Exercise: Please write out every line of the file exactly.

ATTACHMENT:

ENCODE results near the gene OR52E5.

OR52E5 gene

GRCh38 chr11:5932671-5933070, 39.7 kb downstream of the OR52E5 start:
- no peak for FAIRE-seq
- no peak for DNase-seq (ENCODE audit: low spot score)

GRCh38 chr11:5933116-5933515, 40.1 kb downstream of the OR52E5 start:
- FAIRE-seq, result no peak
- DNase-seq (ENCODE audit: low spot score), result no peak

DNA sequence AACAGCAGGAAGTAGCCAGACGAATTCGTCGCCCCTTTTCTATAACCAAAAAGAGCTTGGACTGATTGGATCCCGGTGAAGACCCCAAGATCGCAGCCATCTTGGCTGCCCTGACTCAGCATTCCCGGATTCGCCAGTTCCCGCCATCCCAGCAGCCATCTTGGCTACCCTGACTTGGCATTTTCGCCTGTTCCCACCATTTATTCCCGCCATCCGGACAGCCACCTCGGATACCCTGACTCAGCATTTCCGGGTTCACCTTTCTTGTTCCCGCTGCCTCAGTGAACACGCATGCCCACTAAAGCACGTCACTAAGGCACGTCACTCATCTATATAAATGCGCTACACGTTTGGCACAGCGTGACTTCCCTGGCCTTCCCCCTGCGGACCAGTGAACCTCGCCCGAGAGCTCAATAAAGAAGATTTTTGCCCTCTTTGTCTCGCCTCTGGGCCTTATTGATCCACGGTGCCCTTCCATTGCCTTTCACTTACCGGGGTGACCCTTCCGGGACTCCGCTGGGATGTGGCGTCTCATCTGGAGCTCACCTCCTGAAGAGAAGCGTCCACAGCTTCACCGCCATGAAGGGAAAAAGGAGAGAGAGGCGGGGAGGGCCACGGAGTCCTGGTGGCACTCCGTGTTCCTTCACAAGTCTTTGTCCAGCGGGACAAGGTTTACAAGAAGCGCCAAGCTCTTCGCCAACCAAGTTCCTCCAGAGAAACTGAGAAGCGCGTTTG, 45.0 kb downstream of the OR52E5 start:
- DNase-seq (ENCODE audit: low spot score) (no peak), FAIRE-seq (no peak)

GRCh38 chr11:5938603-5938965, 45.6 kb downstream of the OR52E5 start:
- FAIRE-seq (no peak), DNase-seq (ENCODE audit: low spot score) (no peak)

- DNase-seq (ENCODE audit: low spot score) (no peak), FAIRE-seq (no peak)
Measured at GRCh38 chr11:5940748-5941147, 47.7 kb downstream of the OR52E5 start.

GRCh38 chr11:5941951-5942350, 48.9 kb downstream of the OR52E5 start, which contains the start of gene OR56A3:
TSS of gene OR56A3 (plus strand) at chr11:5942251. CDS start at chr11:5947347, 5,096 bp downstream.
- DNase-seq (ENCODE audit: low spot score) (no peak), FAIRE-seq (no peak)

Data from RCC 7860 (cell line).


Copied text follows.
ENCODE results near the gene OR52E5.

OR52E5 gene

GRCh38 chr11:5932671-5933070, 39.7 kb downstream of the OR52E5 start:
- no peak for FAIRE-seq
- no peak for DNase-seq (ENCODE audit: low spot score)

GRCh38 chr11:5933116-5933515, 40.1 kb downstream of the OR52E5 start:
- FAIRE-seq, result no peak
- DNase-seq (ENCODE audit: low spot score), result no peak

DNA sequence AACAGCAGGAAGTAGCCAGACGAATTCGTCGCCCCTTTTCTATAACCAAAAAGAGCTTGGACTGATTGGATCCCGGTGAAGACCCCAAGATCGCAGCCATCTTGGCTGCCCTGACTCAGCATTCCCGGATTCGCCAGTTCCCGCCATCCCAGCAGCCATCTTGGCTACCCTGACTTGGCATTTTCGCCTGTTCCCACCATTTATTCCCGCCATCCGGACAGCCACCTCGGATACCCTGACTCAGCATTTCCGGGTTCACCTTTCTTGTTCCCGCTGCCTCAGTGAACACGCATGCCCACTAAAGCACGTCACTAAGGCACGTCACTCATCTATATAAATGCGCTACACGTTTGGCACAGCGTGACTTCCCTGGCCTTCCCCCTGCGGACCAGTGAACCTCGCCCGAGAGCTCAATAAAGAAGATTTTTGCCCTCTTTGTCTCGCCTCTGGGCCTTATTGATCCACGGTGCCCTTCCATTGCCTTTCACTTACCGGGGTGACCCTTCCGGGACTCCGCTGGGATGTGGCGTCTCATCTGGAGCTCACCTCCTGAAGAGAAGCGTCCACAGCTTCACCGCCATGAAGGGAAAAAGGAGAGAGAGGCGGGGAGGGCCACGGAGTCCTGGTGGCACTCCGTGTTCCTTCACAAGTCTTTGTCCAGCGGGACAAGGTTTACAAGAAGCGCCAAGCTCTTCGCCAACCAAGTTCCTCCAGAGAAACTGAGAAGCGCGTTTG, 45.0 kb downstream of the OR52E5 start:
- DNase-seq (ENCODE audit: low spot score) (no peak), FAIRE-seq (no peak)

GRCh38 chr11:5938603-5938965, 45.6 kb downstream of the OR52E5 start:
- FAIRE-seq (no peak), DNase-seq (ENCODE audit: low spot score) (no peak)

- DNase-seq (ENCODE audit: low spot score) (no peak), FAIRE-seq (no peak)
Measured at GRCh38 chr11:5940748-5941147, 47.7 kb downstream of the OR52E5 start.

GRCh38 chr11:5941951-5942350, 48.9 kb downstream of the OR52E5 start, which contains the start of gene OR56A3:
TSS of gene OR56A3 (plus strand) at chr11:5942251. CDS start at chr11:5947347, 5,096 bp downstream.
- DNase-seq (ENCODE audit: low spot score) (no peak), FAIRE-seq (no peak)

Data from RCC 7860 (cell line).